REFRAMING: Random House’s Janet Frame re-issue project – launched last year with a new version of 1951’s The Lagoon and Other Stories – continues with, this month, The Carpathians (Vintage, $29.95), and, next month, a repackaging in one volume of Faces in the Water and The Edge of the Alphabet (Vintage, $34.95). The Carpathians, Frame’s last novel, was published in 1988; a tricky, postmodern novel, it got mixed reviews here. “There was considerable readerly puzzlement”, as Lawrence Jones puts it in his introduction. “Perhaps in the present literary context more readers will be able to recognise and accept Frame’s postmodern devices.” In other Frame news, this week – on her birthday, August 28 – the Janet Frame Literary Trust will announce the recipients of the first Janet Frame Literary Awards ($10,000 each to three writers, and one has already been revealed as Bill Manhire). There should also be news about plans for 56 Eden St, Oamaru – Frame’s childhood home.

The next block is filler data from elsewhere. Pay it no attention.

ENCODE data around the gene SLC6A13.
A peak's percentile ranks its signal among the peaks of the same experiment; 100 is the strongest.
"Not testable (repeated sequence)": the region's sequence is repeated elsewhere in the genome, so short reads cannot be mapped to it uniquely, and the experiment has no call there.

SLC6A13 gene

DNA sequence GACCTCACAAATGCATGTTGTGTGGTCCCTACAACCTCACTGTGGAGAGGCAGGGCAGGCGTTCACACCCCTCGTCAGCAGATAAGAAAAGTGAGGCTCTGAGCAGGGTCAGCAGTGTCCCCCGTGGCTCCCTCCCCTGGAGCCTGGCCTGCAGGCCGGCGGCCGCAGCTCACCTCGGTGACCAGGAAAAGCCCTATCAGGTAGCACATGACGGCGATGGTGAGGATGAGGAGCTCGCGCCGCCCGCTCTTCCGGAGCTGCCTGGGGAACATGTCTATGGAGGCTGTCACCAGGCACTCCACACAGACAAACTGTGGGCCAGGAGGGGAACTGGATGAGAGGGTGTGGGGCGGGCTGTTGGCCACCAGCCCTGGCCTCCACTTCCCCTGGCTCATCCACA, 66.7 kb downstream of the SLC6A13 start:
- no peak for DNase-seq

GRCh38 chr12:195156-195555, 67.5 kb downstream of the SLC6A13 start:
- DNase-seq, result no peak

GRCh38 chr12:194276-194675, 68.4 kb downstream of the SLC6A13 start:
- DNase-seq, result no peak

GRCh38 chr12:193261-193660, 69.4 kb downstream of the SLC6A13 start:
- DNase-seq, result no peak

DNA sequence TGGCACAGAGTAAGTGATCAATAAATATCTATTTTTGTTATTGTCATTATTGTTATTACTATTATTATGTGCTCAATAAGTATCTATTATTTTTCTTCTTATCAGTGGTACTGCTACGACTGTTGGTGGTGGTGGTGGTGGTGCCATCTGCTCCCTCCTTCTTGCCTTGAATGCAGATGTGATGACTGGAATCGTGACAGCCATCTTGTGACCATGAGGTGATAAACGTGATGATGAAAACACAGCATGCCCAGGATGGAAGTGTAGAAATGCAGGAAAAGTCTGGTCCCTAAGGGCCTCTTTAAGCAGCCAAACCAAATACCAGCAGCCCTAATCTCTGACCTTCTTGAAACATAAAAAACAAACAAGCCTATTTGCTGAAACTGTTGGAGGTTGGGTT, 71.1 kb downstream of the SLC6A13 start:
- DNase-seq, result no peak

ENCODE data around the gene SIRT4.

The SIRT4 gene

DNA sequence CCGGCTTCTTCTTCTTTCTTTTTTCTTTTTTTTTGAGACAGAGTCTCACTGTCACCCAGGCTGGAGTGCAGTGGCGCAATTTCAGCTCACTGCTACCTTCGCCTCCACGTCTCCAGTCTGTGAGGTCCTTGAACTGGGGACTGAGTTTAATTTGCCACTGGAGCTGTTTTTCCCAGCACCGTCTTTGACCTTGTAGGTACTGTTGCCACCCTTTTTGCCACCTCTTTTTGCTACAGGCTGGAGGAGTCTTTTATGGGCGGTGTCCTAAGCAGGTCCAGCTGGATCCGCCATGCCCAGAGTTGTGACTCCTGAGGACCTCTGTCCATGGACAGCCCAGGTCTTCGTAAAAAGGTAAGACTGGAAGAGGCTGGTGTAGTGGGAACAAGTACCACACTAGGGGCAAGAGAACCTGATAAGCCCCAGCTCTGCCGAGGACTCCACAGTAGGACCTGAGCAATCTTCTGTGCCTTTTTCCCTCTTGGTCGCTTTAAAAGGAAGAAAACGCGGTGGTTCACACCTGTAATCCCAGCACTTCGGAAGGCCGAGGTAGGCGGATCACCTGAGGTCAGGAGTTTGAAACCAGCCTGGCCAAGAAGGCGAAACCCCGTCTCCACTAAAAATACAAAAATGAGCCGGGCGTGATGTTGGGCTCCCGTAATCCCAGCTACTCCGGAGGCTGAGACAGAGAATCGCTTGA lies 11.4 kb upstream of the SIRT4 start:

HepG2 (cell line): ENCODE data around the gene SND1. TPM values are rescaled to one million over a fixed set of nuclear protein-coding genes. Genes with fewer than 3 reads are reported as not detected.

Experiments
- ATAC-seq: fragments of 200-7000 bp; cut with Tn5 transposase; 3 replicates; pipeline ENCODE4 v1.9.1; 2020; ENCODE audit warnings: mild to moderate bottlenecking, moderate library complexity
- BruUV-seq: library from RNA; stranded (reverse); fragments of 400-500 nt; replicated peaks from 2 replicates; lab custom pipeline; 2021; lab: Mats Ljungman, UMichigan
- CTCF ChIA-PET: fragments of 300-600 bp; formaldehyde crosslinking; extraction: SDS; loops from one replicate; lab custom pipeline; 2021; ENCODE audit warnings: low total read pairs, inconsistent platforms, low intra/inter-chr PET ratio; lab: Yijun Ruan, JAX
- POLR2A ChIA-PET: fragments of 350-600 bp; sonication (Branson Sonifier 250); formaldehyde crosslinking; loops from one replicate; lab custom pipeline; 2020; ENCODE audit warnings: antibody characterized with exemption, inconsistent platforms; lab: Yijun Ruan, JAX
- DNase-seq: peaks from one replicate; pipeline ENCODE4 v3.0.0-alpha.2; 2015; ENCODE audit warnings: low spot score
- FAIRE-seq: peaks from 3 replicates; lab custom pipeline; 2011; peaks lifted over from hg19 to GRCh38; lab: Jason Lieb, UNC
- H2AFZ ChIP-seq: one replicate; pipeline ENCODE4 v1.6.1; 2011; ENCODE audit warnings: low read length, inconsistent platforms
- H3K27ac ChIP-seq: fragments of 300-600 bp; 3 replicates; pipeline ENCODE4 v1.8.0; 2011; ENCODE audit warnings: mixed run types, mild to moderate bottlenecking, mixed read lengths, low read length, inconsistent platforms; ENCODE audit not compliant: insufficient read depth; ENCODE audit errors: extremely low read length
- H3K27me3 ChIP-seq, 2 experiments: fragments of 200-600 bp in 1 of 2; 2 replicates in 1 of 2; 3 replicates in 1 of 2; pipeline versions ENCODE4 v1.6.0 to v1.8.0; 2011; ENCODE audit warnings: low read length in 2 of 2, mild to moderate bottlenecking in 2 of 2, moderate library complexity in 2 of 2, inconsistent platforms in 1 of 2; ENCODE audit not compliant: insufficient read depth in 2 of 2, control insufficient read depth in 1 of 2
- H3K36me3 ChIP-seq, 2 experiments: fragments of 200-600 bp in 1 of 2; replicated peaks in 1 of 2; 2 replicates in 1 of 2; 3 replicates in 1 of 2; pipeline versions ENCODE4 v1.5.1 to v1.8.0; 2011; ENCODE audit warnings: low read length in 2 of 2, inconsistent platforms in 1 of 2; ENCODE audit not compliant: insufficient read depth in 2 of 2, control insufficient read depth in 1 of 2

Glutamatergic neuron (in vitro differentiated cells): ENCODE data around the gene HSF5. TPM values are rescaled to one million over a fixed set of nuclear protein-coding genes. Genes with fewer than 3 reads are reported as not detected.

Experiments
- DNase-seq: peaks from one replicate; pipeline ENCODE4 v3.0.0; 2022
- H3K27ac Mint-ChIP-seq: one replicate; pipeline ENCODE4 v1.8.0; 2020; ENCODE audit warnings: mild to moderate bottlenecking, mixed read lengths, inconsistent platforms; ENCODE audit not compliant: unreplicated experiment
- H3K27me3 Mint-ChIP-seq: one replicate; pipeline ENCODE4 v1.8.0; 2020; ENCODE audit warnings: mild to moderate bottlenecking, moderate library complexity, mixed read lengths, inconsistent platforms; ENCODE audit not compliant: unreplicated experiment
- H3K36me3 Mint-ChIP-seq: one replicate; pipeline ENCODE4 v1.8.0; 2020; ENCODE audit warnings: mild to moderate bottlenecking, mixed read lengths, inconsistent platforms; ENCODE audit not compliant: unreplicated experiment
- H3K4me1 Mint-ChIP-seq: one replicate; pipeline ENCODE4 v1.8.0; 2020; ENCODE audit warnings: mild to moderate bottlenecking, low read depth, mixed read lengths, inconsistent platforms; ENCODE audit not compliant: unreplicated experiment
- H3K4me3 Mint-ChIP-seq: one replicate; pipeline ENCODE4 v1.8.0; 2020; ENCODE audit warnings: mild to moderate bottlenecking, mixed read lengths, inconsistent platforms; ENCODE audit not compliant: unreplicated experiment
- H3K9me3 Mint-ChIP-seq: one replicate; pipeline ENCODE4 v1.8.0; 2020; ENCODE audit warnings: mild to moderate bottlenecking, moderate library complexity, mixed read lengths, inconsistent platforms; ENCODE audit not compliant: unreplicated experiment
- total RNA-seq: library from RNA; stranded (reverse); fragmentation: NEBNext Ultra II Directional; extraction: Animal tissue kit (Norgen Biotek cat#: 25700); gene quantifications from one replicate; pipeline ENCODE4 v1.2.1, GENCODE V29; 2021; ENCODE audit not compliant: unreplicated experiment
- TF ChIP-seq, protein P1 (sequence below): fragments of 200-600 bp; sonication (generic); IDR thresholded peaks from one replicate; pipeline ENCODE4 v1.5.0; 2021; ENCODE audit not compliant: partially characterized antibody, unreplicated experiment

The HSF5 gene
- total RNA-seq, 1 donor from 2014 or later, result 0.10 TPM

THE FRENCH CONNECTIONS: Of course, Frame features – along with nearly everyone who ever picked up a pen in New Zealand – in The Colour of Distance (VUP, $34.95), a collection of New Zealand writing about France and, a smaller category this, French writing about New Zealand. Naturally, much of this book stems from the writers’ residencies in Menton and the spirit of Katherine Mansfield is often invoked, explicitly or implicitly. The Frame entry, from which the book’s title comes, is an excerpt from Living in the Maniototo – in it, she re-imagines Mansfield as Margaret Rose Hurndell and describes the writing room. “The air of desolation and neglect increased: the chill, of the wind and of the spirit, intensified and there was the kind of peace that one feels walking among the dead and listening, as the dead may, at a great distance from the world and its movement and noise.” But not great enough: Frame, famous for her ongoing search for quieter and quieter places, complained about the helicopter noise above the Mansfield Room and the shabby condition of the room itself (she wasn’t alone in this). Frame was there in 1974. Michael King’s year was 1976; his hilarious short essay is about meeting Patrick White (“Of course the French don’t invite you into their homes,” White told King. “You’re a single man. They imagine you’d want to screw their wife and daughter. And if you didn’t, they’d think there was something wrong with you. And when they do ask you, it’s probably because they want you to …”). The book is edited by Jenny Bornholdt and Gregory O’Brien, whose turn it was in 2002.